Ebola fears grow across globe
Updated: 2014-08-01 07:19
European, Asian nations on alert; epidemic said to be out of control
Fears that the African Ebola outbreak could spread to other continents grew on Wednesday with European and Asian countries on alert and a leading medical charity warning the epidemic was out of control.
A volunteer hands out pamphlets to educate the public on the Ebola virus in Monrovia, Liberia. An isolation unit for Ebola victims in the city is overrun with cases and health workers are being forced to treat up to 20 new patients in their homes. Reuters
US Christian charity Samaritan's Purse was temporarily withdrawing its non-essential staff from Liberia, it said, citing regional "instability and ongoing security issues".
Hong Kong announced quarantine measures for suspected cases, although one woman arriving from Africa with possible symptoms tested negative, while the EU said it was ready to deal with the threat.
The International Civil Aviation Organization has held talks with global health officials on potential measures to halt the spread of the disease.
In Britain, where one person has tested negative for the disease, Foreign Secretary Philip Hammond said it was regarded as "a very serious threat".
An emergency meeting had decided that the best approach was to provide "additional resources to deal with the disease at source" in West Africa, he added.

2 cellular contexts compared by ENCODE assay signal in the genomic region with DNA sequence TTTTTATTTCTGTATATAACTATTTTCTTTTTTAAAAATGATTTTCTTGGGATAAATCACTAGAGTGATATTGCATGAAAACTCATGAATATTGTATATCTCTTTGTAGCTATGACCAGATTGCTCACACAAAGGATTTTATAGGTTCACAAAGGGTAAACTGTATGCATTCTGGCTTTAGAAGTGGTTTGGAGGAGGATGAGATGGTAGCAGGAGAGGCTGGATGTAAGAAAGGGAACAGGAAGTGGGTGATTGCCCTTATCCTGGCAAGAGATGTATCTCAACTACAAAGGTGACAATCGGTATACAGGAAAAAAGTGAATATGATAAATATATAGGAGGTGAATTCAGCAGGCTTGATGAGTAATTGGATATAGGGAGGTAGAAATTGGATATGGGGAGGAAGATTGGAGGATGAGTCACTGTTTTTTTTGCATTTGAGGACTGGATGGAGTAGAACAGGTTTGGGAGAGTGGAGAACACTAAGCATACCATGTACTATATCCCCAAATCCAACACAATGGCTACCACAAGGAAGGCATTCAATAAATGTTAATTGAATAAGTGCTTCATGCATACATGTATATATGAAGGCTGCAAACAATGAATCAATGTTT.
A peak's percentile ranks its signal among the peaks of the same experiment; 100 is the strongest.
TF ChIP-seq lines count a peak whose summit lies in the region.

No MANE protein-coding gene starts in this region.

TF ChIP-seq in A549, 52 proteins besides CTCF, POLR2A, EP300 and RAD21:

Ebola can kill victims within days, causing severe fever and muscle pain, vomiting, diarrhea and, in some cases, organ failure and unstoppable bleeding.
Since March, there have been 1,201 cases of Ebola and 672 deaths in Guinea, Liberia and Sierra Leone, according to the World Health Organization.
The US Peace Corps announced on Wednesday it was pulling hundreds of volunteers from the three countries.
There are currently 102 Peace Corps volunteers in Guinea working on agriculture, education and health, 108 in Liberia and 130 in Sierra Leone.
|Sierra leone declares health crisis
|The president of Sierra Leone declared a public health emergency as the Ebola virus, blamed for nearly 700 deaths, spread across West Africa. He vowed to quarantine sick patients at home and conduct house-to-house searches for others who may have been exposed.
The announcement from President Ernest Bai Koroma late on Wednesday came as neighboring Liberia also ramped up its efforts to slow the virulent disease's spread, shutting down schools and ordering most public servants to stay home from work.
"Extraordinary challenges require extraordinary measures. The Ebola virus poses an extraordinary challenge to our nation," he said in a televised address to the nation.